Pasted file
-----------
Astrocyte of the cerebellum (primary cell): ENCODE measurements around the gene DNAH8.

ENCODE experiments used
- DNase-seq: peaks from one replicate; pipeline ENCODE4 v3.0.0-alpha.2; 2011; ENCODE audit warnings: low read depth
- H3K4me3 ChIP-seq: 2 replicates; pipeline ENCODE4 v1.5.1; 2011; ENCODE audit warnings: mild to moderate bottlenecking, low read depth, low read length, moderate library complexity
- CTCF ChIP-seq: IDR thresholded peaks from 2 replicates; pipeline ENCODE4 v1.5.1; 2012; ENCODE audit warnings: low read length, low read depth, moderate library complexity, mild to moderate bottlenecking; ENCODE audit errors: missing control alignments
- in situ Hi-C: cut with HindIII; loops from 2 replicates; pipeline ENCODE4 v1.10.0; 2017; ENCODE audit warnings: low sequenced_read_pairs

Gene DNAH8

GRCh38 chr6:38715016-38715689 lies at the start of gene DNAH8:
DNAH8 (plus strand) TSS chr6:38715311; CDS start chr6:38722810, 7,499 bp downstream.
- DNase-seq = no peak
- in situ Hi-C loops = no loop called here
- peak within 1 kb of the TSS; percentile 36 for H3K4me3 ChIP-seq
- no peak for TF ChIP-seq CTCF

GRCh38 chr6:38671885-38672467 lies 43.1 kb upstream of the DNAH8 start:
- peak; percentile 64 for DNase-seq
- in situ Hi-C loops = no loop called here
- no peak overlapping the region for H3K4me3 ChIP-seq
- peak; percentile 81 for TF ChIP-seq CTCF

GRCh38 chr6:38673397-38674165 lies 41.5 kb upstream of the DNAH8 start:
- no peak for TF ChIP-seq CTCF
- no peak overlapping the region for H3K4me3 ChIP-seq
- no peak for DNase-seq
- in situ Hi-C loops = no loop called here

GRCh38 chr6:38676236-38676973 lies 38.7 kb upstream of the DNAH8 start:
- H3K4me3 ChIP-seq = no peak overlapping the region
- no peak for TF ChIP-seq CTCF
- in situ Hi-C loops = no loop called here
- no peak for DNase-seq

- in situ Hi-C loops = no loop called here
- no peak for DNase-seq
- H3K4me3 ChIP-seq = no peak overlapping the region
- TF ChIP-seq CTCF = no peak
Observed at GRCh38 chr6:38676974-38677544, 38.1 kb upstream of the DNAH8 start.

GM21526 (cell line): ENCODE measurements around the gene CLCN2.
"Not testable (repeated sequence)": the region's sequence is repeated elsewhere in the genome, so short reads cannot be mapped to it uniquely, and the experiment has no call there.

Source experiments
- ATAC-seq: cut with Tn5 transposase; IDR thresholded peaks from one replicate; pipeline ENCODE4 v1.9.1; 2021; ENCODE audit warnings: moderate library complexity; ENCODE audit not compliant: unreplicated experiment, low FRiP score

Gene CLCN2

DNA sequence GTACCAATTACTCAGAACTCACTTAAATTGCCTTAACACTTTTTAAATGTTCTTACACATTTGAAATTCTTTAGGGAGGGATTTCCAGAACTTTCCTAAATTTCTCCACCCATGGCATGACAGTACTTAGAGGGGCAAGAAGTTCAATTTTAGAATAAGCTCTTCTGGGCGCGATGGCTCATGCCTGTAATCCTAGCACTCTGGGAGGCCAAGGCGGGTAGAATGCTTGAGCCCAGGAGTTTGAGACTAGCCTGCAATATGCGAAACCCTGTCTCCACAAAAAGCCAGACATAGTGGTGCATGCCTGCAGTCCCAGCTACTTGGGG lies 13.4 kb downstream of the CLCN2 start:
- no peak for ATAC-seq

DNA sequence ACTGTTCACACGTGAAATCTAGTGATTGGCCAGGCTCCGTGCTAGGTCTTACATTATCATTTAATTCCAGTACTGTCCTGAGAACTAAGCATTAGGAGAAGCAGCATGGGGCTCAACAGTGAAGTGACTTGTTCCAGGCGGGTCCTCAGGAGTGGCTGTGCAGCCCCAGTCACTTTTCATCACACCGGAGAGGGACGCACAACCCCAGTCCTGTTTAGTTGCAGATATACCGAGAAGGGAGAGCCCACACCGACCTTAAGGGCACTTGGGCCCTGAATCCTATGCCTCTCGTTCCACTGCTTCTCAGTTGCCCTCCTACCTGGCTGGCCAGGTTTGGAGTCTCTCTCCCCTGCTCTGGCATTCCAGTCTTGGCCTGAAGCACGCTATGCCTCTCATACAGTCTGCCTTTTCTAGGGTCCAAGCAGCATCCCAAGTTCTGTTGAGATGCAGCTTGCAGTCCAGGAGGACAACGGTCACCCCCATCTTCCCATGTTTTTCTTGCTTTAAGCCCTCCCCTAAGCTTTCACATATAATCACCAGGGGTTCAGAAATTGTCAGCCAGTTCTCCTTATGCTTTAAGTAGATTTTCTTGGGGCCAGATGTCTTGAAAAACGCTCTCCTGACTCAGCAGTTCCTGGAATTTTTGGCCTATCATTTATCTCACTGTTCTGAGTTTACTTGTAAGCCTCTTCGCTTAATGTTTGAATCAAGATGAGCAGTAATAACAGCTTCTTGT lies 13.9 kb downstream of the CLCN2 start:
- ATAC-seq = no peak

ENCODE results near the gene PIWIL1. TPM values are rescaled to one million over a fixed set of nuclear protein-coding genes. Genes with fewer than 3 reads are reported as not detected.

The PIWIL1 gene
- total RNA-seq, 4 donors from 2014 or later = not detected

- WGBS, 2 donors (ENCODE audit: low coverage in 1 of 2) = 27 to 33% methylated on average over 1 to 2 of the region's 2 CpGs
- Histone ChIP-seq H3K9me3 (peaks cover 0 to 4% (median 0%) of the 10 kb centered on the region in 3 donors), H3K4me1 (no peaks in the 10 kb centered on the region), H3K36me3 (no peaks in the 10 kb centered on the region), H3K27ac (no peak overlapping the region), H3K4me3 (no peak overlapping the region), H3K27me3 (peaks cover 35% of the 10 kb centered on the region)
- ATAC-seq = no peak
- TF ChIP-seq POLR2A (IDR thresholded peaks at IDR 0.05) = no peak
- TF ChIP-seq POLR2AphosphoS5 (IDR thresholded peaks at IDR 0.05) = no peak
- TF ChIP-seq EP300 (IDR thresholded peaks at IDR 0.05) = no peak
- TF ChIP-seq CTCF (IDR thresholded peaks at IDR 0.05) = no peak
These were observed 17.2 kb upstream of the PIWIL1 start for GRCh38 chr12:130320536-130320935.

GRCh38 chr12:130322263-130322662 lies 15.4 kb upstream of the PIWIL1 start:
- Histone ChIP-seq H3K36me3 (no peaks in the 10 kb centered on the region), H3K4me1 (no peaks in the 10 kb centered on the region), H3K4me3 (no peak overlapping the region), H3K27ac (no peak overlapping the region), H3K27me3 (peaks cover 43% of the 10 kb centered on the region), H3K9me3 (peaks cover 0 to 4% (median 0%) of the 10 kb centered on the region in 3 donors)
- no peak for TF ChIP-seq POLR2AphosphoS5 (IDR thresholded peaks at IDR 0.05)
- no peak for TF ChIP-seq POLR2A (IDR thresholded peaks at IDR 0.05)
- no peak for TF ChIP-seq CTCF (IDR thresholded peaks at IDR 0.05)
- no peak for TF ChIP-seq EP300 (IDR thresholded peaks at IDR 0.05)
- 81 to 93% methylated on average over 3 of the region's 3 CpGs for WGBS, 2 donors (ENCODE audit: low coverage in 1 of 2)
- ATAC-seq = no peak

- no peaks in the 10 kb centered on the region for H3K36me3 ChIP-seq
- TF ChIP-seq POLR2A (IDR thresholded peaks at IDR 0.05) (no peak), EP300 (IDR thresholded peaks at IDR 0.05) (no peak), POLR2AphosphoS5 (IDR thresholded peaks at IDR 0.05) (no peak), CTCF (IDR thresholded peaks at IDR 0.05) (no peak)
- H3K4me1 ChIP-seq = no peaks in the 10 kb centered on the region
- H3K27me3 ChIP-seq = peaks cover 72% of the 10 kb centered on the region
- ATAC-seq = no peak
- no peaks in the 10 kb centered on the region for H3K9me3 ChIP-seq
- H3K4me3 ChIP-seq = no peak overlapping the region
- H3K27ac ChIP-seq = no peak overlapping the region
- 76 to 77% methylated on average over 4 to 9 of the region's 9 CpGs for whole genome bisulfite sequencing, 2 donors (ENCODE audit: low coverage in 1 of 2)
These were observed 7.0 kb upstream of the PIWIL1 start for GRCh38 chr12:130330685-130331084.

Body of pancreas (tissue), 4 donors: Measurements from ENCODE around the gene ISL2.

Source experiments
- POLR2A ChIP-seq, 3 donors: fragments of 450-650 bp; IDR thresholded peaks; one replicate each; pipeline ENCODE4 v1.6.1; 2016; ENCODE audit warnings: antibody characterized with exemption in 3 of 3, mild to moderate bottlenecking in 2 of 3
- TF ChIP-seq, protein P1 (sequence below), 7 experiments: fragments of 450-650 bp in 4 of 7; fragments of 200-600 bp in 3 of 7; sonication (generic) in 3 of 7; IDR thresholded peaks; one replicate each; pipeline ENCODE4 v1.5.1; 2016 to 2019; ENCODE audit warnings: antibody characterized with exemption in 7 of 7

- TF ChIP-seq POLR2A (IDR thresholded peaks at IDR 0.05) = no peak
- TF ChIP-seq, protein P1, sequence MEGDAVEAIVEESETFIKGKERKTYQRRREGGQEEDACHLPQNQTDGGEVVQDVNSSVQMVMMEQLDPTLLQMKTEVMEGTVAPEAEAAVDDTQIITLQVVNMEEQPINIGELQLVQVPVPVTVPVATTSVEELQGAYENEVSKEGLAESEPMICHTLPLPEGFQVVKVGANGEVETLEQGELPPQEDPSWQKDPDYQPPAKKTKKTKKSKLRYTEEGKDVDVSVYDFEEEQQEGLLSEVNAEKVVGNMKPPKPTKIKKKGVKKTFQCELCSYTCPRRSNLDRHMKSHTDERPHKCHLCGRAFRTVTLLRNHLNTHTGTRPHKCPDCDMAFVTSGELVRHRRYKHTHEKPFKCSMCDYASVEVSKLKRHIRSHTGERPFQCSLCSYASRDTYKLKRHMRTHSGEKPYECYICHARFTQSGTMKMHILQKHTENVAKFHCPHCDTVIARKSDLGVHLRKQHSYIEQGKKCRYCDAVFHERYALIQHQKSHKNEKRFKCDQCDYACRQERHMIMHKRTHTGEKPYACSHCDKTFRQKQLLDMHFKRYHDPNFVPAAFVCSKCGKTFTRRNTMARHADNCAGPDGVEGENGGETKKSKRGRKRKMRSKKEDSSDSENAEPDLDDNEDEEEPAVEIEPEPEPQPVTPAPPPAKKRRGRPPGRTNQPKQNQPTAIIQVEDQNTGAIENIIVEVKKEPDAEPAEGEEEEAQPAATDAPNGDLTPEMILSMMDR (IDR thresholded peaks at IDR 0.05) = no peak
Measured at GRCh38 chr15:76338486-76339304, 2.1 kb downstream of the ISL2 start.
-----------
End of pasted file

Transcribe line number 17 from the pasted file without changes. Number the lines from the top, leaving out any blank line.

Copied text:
- no peak overlapping the region for H3K4me3 ChIP-seq